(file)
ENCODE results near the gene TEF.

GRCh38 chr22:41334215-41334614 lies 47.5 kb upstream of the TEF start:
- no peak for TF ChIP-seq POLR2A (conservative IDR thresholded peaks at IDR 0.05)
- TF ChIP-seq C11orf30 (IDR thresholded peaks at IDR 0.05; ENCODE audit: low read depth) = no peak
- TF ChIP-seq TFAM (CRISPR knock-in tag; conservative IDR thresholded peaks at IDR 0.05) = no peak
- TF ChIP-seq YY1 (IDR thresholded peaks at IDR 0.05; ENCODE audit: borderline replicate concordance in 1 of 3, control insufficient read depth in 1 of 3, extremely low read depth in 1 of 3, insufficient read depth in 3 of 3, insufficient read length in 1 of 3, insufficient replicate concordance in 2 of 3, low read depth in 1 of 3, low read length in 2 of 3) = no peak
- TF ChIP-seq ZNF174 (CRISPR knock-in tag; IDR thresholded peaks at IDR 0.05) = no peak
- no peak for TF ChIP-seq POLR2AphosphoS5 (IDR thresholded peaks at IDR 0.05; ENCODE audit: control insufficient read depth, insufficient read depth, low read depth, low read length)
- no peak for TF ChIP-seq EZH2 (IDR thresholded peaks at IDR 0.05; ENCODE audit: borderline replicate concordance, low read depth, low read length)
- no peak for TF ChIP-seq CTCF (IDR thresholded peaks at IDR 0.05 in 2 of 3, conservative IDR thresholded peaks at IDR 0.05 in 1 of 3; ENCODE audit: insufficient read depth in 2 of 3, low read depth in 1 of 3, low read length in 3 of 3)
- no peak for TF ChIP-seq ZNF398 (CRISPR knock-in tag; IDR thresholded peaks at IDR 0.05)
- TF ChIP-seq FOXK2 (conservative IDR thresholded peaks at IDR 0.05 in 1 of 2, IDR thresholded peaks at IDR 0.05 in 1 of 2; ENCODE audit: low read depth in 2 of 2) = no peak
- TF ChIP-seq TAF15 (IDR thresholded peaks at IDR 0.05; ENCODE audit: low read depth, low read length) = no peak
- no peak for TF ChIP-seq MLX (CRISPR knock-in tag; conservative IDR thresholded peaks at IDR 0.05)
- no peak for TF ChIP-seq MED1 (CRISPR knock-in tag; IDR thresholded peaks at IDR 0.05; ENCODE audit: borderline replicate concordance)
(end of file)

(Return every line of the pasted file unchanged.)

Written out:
ENCODE results near the gene TEF.

GRCh38 chr22:41334215-41334614 lies 47.5 kb upstream of the TEF start:
- no peak for TF ChIP-seq POLR2A (conservative IDR thresholded peaks at IDR 0.05)
- TF ChIP-seq C11orf30 (IDR thresholded peaks at IDR 0.05; ENCODE audit: low read depth) = no peak
- TF ChIP-seq TFAM (CRISPR knock-in tag; conservative IDR thresholded peaks at IDR 0.05) = no peak
- TF ChIP-seq YY1 (IDR thresholded peaks at IDR 0.05; ENCODE audit: borderline replicate concordance in 1 of 3, control insufficient read depth in 1 of 3, extremely low read depth in 1 of 3, insufficient read depth in 3 of 3, insufficient read length in 1 of 3, insufficient replicate concordance in 2 of 3, low read depth in 1 of 3, low read length in 2 of 3) = no peak
- TF ChIP-seq ZNF174 (CRISPR knock-in tag; IDR thresholded peaks at IDR 0.05) = no peak
- no peak for TF ChIP-seq POLR2AphosphoS5 (IDR thresholded peaks at IDR 0.05; ENCODE audit: control insufficient read depth, insufficient read depth, low read depth, low read length)
- no peak for TF ChIP-seq EZH2 (IDR thresholded peaks at IDR 0.05; ENCODE audit: borderline replicate concordance, low read depth, low read length)
- no peak for TF ChIP-seq CTCF (IDR thresholded peaks at IDR 0.05 in 2 of 3, conservative IDR thresholded peaks at IDR 0.05 in 1 of 3; ENCODE audit: insufficient read depth in 2 of 3, low read depth in 1 of 3, low read length in 3 of 3)
- no peak for TF ChIP-seq ZNF398 (CRISPR knock-in tag; IDR thresholded peaks at IDR 0.05)
- TF ChIP-seq FOXK2 (conservative IDR thresholded peaks at IDR 0.05 in 1 of 2, IDR thresholded peaks at IDR 0.05 in 1 of 2; ENCODE audit: low read depth in 2 of 2) = no peak
- TF ChIP-seq TAF15 (IDR thresholded peaks at IDR 0.05; ENCODE audit: low read depth, low read length) = no peak
- no peak for TF ChIP-seq MLX (CRISPR knock-in tag; conservative IDR thresholded peaks at IDR 0.05)
- no peak for TF ChIP-seq MED1 (CRISPR knock-in tag; IDR thresholded peaks at IDR 0.05; ENCODE audit: borderline replicate concordance)